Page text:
Andy Shaw: No Budget Deal In Springfield But Progress On Good Government Reforms
BGA President & CEO Andy Shaw talks about state legislators' progress in his bi-weekly column for Crain's Chicago Business.
Two very different morality plays are being staged in Springfield legislative theaters this year, and they’re garnering wildly divergent reviews from the critics—Illinois citizens and watchdogs.
The marquee production—with bright lights, big crowds and rotten tomato reviews—is a political and governmental tragedy about epic dysfunction: The failure of elected officials to pass a balanced budget, pay the state’s bills or confront a deepening pension crisis.
Victims include public colleges and universities that are short-changing their students, social and human service agencies that can’t adequately serve their clients, and an aging infrastructure that’s crumbling around us.
There’s also collateral damage to the state’s business climate and reputation, and the psyches of increasingly agitated Illinois residents.
Many of us are serving as a Greek chorus, telling the actors in the leading roles: “Enough is enough—put politics and egos aside and tackle our humongous fiscal crisis instead of waiting for the results of the 2018 election.”
But they’re not listening, and the dystopian show goes on.
The second story, playing to kinder reviews in front of smaller crowds in the shadow of the main stage, is a feel-good tale about rank-and-file lawmakers, and several of their leaders, ignoring the craven budget fight and quietly moving the good government ball forward.
Last year’s legislative session produced 22 new laws designed to make local government a little more transparent, accountable, efficient and ethical, and here’s where the reform agenda stands with a month left in this year’s run:
The bipartisan “grand bargain” crafted by Senate leaders John Cullerton and Christine Radogno includes a “smart streamlining” bill that would enable counties to dissolve wasteful units of government and eliminate or consolidate unnecessary townships.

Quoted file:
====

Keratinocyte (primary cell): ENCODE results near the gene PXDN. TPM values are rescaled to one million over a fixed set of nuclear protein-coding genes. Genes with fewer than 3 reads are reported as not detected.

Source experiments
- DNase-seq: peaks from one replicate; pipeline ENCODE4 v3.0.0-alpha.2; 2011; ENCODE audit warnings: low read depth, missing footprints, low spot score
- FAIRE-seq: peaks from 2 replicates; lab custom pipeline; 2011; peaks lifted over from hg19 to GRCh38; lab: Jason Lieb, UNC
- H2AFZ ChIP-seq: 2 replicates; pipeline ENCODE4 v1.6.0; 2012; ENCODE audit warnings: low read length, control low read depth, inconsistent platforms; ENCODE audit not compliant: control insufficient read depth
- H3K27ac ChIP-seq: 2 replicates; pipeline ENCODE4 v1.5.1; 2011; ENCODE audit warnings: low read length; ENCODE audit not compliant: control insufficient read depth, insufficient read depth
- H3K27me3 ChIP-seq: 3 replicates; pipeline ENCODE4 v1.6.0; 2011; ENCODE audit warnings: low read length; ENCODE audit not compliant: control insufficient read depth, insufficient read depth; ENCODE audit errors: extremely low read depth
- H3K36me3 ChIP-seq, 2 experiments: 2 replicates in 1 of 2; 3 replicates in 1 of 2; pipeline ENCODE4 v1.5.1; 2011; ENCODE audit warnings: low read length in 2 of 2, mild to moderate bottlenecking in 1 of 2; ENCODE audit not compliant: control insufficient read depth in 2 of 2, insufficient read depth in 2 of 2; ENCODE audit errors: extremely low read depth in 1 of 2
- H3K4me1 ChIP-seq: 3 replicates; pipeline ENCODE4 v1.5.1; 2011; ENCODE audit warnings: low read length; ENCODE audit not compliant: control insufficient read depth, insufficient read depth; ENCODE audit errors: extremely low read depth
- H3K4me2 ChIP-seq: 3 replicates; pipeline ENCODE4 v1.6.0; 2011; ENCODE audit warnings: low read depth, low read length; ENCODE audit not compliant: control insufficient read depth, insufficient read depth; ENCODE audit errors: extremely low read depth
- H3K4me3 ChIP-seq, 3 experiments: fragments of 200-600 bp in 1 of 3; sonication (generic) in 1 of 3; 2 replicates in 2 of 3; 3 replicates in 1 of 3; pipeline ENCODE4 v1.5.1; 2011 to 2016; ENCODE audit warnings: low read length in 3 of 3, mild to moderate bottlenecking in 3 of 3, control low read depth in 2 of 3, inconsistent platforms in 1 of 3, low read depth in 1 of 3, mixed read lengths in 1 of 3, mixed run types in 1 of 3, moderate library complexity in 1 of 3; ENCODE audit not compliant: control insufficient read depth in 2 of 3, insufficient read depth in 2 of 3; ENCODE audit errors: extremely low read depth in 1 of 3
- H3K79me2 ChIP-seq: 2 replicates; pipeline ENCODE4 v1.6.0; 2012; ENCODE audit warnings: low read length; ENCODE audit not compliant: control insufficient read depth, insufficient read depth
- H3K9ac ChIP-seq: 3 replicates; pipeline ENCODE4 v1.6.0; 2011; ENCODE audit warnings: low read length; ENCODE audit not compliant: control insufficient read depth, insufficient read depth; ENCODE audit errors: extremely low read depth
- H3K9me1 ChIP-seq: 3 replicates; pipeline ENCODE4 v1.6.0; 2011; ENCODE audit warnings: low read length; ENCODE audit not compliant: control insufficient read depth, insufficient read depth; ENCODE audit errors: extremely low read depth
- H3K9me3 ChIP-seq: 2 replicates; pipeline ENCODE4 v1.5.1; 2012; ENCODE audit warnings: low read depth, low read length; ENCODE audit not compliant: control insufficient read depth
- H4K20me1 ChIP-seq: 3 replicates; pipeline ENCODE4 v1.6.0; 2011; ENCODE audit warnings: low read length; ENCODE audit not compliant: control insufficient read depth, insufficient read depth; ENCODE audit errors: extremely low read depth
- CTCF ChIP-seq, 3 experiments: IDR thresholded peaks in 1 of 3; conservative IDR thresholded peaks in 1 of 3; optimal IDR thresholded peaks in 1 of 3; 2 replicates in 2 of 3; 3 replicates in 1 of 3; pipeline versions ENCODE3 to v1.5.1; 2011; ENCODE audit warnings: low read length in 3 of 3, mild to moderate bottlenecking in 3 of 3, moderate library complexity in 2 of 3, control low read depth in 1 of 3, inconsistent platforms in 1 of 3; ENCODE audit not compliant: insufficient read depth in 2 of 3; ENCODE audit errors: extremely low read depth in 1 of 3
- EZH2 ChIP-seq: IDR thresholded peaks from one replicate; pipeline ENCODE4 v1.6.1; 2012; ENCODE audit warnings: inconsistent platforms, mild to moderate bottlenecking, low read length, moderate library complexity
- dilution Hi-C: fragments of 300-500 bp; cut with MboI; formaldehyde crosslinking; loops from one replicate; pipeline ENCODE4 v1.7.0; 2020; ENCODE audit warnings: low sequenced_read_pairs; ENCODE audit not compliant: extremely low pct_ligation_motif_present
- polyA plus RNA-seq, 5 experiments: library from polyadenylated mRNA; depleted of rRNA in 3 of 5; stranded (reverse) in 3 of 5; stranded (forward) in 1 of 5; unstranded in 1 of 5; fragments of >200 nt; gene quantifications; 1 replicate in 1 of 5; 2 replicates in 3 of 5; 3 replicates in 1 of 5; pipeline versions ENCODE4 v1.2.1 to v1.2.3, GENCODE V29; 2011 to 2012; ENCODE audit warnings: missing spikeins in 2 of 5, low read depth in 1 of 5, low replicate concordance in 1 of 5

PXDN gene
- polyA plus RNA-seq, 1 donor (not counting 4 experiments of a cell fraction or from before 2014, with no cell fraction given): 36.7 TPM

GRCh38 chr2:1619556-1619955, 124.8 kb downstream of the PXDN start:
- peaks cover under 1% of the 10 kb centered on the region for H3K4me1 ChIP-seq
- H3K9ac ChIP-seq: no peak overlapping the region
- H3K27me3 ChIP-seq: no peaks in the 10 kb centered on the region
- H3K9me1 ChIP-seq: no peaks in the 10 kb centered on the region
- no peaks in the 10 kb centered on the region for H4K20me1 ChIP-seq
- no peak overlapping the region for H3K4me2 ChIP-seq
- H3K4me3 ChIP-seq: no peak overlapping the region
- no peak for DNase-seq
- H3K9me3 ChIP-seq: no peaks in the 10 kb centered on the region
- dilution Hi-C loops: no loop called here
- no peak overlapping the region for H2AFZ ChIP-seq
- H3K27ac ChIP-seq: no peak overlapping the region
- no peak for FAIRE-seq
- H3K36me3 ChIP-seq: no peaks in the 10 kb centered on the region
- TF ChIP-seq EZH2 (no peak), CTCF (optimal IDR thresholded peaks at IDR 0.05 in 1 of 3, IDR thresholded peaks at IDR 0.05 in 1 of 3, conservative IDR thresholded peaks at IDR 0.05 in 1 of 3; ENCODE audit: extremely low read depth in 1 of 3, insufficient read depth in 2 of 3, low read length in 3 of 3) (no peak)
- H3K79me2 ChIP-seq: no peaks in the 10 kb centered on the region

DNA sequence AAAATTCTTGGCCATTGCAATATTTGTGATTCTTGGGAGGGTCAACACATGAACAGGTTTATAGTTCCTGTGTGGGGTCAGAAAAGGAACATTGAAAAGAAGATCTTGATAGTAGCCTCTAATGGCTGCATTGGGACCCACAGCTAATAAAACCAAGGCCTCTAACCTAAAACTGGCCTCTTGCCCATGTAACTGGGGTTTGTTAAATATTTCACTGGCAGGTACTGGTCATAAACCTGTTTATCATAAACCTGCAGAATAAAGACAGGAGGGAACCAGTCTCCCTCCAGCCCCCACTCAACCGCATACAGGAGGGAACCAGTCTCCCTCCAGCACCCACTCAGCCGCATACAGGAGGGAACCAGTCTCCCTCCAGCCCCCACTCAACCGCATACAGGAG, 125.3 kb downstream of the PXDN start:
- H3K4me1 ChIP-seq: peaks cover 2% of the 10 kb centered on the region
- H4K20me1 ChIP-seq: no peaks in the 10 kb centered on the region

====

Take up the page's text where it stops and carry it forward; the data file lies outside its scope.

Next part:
If the all-or-nothing “grand bargain” fails, stand alone bills to accomplish the same efficiencies are ready to go, and that’s encouraging.
On the ethics front, another bipartisan duo—Senators Don Harmon and Dan McConchie—are co-sponsoring a bill aimed at making legislators more accountable, and reducing conflicts of interest, by requiring them to disclose more personal and business-related information on their Statements of Economic Interest.
It passed a Senate committee unanimously, and that’s encouraging.
Transparency continues to be a contentious issue, with House and Senate members floating more than two-dozen new ways to either strengthen or weaken disclosure and public records laws.
The scorecard after Act I: Fifteen of the 16 “good” transparency bills are still alive, including measures that would shine brighter lights on pension investments and school district finances.
Six of the 12 “bad” transparency bills appear to be dead, and reform groups are lobbying hard against the other six.
In addition, an ill-conceived “Zombie Apocalypse”—proposals to bring the scandal-scarred legislative scholarship program back from the graveyard of discarded laws—was repelled in committee. Whew!
Finally, good government groups are once again rallying behind a plan to automatically register eligible voters when they apply for drivers licenses or other state documents. Automatic Voter Registration, or AVR, made it through the House and Senate last year but was vetoed by the governor, and this year’s fate is still unclear.
Overall it’s unrealistic to expect the legislature to pass another 22 good government bills this session, but hopefully they’ll adopt most of the sensible measures and bury most of the ill-advised ones.
If that’s how this show ends, lawmakers will have earned a round of applause for getting some important things done.
But unless they can radically rework the depressing budget script in the next few weeks they’ll continue to be booed loudly and unmercifully for their role in the horrific production on the main stage.